Our place in history ...

Wednesday, November 23, 2005

Corn tortillas and peanut butter -

I began today by thinking about the following quotes:

"A nation which has forgotten the quality of courage which in the past has been brought to public life is not as likely to insist upon or regard that quality in its chosen leaders today - and in fact we have forgotten."

"For time and the world do not stand still. Change is the law of life. And those who look only to the past or the present are certain to miss the future."

They led me to an essay that I wrote in the Fall of 2004.

One full of the kinds of thoughts in my head each Thanksgiving:

"On corn tortillas and peanut butter ...

I have nothing exceptionally clever or memorable to say about this world, the people in it, or the meaning of life. Nothing impacting to contribute to engineering, fine-art, timeless-writing, architecture, medicine, religion, economics, or any of the social sciences, humanities, or laboratory sciences. Please don’t ask me anything related to the definition of love or the practice of loving. As has been said by countless communicators on numerous occasions, 'if I knew anything about love, I’d be out there making it instead of sitting here talkin’ about it with you... no offense.' But although I have remarkably little to offer in return, I am in fact so bold as to request something from you: Please do me the enormous favor of trying corn tortillas with peanut butter. Do so with the understanding that I make no promises that to do so is earth shattering; no guarantees that the experience is existence-altering in and of itself. Do so because you’re willing to risk that the combination of corn tortillas and peanut butter might just produce a damn fine food: a culinary competitor to the crème-de-la crème of upper-crust cuisine.

Heat the tortillas up directly on the short, flickering flame produced by a gas-range adjusted to low-medium heat, or the early-sunset orange produced by an electric stovetop on a similar setting. First warm one side until the edges slightly burn. Then heat the other side until the center of the tortillas rises up like yeasted dough left in a warm, tranquil kitchen corner. Remove the tortilla from the stove and use a wide, flat knife to spread peanut butter on the fresh-from-the-flame side that would serve to do nothing but scald your fingers if you were to handle it. So of course, you see the wisdom of this approach… it quickly and easily heats the peanut butter, and efficiently and effectively prevents you from getting burned. (For the record: Chunky peanut butter works and tastes much better than the smooth variety. And when I say spread I mean glob on and smear around the way that whipped cream cheese is scooped and slapped on a freshly toasted poppy-seed at a place where they boil the bagels before they bake them).

This is the only thing that makes sense to me. A food created by a disenfranchised black man in search of the American dream—a dream pursued because it was promised to all persons, even those f*@ked-over by the fraction of 3/5—meets the result of corn kernels once ground into dough using spit, lye and stone. George Washington Carver’s tastiest and most well-known peanut-derived invention, filling flat, round edible suns created by Natives who saw their libraries burned by the same people who offered them Christian salvation; indigenous people whose languages, lifestyles, and lands died by the dozens, so that the New World could seem empty. Because only an empty world could be filled by brown, black, red, yellow, and white bums as well as multiracial, multicolored beggars clamoring to clean-up after, bathe, behold-to, coddle, carry, raise, toady, marabou, sycophant and serve the luxurious less-than-1%. That special socioeconomic class that merits all they have because of their diligence, genius, imagination, and outlook; that speaks of freedom, opportunity, and progress for all those the Lord loves—you know, the obedient, the devout, the trusting, and the self-reliant: those that ask not for a hand up or out… those that buckle-down, nose-to-the-grindstone, and find a way to help themselves.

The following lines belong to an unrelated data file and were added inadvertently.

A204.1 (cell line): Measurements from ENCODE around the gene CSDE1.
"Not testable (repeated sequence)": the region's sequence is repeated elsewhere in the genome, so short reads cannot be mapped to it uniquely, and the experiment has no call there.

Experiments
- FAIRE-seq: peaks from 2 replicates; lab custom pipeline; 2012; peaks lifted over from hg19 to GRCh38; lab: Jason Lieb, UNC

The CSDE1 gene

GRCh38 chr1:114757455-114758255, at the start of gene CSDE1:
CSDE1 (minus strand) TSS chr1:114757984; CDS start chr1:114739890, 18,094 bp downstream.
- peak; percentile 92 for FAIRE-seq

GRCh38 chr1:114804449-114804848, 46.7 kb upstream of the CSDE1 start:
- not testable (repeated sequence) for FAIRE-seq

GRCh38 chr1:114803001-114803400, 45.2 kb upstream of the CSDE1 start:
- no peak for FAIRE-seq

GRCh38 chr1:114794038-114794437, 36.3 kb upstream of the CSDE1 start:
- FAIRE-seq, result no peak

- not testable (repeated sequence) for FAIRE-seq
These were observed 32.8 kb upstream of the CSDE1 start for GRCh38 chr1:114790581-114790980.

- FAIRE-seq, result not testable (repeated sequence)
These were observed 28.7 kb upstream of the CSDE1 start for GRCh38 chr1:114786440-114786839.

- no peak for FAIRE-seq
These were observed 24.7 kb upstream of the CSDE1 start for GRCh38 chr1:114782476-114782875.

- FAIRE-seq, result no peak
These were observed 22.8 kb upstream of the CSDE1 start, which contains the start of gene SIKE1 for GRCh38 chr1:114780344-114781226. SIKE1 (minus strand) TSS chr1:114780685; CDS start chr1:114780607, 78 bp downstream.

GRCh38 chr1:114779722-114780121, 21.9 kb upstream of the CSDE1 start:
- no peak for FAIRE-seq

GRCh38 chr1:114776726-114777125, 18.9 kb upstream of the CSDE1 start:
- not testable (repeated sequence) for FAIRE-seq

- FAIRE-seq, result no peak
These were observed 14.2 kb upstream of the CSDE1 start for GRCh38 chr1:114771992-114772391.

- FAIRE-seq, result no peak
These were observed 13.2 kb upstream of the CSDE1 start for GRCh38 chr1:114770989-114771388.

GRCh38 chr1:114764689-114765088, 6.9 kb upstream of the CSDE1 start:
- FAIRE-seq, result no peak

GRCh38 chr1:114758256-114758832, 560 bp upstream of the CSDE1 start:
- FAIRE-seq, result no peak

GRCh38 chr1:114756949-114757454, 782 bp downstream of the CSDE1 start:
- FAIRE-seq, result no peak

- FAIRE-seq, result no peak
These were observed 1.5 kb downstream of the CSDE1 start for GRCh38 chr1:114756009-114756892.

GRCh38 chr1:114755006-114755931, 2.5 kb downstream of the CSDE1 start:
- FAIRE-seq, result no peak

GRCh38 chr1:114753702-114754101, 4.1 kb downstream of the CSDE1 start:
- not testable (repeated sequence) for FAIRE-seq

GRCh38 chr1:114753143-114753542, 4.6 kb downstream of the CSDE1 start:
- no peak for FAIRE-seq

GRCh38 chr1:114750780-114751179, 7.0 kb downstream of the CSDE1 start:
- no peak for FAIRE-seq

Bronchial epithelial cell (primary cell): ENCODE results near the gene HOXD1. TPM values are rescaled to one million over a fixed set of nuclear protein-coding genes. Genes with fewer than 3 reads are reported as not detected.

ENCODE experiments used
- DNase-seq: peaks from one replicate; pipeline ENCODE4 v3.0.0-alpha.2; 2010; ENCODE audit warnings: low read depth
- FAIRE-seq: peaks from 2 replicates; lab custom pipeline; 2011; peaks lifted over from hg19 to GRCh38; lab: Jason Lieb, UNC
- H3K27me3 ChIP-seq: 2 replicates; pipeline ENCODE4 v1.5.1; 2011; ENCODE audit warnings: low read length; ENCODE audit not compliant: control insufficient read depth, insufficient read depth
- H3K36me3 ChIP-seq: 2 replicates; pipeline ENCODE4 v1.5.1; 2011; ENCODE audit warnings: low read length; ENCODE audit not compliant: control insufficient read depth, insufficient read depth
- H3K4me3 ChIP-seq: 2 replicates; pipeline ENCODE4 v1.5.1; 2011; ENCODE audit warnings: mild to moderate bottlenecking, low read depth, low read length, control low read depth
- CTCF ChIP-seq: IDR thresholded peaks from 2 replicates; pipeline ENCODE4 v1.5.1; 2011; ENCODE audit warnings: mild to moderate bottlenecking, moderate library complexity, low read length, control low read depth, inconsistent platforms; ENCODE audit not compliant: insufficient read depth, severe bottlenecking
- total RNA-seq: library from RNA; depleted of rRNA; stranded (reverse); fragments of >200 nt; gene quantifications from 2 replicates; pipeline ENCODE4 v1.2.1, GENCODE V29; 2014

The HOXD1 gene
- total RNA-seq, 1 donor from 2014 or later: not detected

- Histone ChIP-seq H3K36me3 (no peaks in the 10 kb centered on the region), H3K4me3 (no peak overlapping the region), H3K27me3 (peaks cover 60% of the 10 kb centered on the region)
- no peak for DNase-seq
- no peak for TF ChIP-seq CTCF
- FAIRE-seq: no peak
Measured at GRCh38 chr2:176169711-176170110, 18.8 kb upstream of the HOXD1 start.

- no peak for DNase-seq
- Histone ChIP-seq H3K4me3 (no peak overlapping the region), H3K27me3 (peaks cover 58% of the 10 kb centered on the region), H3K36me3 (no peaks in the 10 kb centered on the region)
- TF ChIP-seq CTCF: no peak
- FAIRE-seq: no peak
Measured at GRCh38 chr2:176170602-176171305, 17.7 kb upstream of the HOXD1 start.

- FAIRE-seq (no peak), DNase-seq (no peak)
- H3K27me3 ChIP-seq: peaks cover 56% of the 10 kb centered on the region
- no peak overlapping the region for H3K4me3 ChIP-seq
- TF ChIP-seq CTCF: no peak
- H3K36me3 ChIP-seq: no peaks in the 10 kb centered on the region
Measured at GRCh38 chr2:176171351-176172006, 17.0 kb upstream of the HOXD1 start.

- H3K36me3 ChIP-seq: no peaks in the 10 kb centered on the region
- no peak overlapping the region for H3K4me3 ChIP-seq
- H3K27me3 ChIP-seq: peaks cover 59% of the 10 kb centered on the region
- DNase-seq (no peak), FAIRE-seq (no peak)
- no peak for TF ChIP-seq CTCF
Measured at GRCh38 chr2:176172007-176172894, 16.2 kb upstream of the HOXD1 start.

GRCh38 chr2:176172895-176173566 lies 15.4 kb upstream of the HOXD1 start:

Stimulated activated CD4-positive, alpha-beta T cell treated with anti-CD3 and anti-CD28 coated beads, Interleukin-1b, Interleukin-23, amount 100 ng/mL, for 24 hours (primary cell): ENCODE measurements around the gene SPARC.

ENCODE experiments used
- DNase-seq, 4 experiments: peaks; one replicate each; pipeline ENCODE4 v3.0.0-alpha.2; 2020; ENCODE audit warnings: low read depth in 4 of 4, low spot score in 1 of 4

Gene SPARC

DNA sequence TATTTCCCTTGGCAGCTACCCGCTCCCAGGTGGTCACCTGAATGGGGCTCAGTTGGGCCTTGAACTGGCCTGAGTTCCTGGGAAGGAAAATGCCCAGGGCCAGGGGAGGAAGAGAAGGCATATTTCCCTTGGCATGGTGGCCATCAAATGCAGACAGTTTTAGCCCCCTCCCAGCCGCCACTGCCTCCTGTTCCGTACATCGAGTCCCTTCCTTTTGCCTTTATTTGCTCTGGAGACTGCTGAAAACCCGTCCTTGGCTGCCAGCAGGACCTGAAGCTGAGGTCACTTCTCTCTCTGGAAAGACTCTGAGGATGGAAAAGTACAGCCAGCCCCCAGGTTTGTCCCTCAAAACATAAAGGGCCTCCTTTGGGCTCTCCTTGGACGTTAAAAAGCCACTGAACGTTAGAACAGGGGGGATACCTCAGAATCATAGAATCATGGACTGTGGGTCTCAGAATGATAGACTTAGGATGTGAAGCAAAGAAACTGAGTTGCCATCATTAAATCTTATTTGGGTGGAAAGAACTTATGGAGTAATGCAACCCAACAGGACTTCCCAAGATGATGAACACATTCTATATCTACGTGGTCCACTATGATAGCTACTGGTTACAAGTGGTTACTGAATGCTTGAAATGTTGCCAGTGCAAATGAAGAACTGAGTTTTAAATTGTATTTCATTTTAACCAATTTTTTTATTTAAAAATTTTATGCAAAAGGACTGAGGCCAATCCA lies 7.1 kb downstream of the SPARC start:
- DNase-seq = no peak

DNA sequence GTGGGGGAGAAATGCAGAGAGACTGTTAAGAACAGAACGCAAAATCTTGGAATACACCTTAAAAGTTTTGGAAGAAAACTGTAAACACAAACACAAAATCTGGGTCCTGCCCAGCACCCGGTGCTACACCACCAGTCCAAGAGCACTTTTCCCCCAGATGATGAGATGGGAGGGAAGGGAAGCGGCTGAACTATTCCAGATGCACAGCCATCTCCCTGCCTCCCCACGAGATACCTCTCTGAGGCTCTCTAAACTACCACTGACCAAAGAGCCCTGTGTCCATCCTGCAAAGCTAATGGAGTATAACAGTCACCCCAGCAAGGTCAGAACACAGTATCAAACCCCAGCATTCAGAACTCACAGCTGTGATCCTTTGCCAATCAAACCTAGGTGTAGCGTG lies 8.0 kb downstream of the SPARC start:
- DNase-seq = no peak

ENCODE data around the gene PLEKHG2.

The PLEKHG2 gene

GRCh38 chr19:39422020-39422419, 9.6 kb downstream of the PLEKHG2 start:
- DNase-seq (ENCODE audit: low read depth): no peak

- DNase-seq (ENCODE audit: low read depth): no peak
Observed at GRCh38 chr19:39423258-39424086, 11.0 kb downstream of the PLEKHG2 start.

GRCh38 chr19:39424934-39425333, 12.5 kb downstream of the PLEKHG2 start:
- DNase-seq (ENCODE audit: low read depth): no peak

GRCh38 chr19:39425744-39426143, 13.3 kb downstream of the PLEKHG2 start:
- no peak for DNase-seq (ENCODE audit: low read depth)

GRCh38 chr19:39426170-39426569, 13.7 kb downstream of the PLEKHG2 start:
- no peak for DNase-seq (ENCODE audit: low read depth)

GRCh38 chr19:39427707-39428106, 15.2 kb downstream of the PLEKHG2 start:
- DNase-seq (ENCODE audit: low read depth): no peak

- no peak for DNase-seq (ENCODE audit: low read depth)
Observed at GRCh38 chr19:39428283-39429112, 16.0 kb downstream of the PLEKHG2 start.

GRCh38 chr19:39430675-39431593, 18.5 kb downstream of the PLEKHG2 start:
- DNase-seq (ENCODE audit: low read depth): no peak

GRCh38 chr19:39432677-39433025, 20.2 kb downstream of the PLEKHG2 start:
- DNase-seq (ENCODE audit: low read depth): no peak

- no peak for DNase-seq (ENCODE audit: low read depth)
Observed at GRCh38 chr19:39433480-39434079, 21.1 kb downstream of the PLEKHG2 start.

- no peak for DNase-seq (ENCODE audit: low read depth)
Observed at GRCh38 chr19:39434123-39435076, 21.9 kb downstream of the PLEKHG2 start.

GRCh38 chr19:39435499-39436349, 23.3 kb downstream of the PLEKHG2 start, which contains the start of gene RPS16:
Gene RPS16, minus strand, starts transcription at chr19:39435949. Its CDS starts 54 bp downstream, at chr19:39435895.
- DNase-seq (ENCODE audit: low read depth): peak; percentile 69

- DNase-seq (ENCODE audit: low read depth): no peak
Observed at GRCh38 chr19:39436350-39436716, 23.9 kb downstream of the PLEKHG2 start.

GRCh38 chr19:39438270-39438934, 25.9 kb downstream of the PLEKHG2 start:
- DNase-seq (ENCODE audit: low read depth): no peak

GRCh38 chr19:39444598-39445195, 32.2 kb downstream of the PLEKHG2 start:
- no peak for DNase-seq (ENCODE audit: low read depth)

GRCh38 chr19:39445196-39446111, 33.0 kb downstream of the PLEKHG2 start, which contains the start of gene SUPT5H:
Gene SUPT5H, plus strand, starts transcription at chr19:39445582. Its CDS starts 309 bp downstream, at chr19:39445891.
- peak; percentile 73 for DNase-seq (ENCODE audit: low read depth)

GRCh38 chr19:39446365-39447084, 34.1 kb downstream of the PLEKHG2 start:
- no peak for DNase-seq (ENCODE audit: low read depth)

Corn tortillas and peanut butter are as revolutionary and subversive as love and hope. Yet unlike the most common reserves and fountains of these: family, friendship, Faith, visual art, the captured word, the warmth and comfort of a nearby companion, and the tone and sensation of music, corn tortillas and peanut butter fill the bellies of all those who are alive, nourish the developing bellies of those yet to be born, and at least one case—that being mine—will fill the belly of a man willing to meet his demise with nothing more to show for his life than this tribute to corn tortillas and peanut butter, attached to a note of thanks to the African-Americans and Mesoamericans who made it possible for the starving disempowered to be the fed empowered. Bob Marley sang, 'Them belly full but we hungry.' Here’s the key to make it no longer true. To survive, democracy needs corn tortillas and peanut butter, and all else that holds the voices of the historically marginalized, maligned and forgotten. To flourish, democracy needs ballots cast by voters no longer satiated with procedure and malnourished by a lack of substance."


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